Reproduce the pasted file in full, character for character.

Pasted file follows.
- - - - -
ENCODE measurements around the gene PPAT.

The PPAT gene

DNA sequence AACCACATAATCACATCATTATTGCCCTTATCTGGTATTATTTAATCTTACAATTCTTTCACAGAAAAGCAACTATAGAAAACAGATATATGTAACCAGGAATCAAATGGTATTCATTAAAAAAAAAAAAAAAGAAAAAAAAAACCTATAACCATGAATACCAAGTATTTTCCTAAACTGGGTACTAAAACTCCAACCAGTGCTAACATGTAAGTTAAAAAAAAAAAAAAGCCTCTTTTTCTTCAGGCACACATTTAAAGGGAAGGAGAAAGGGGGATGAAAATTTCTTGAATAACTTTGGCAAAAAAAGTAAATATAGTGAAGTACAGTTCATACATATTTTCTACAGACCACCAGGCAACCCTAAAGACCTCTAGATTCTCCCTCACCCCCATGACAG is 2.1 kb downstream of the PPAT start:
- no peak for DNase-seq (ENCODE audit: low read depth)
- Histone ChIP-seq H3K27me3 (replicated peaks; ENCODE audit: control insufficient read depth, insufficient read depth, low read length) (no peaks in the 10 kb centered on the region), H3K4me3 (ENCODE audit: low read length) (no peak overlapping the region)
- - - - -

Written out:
ENCODE measurements around the gene PPAT.

The PPAT gene

DNA sequence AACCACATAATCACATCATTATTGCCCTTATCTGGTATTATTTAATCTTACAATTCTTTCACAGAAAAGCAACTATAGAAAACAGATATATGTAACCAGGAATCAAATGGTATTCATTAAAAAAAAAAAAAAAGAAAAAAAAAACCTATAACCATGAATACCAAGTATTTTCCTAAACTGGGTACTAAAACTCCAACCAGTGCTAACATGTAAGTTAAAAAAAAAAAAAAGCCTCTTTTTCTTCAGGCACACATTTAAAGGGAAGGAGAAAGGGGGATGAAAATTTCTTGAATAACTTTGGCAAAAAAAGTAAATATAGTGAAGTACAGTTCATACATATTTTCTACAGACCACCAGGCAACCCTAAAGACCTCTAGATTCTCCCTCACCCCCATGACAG is 2.1 kb downstream of the PPAT start:
- no peak for DNase-seq (ENCODE audit: low read depth)
- Histone ChIP-seq H3K27me3 (replicated peaks; ENCODE audit: control insufficient read depth, insufficient read depth, low read length) (no peaks in the 10 kb centered on the region), H3K4me3 (ENCODE audit: low read length) (no peak overlapping the region)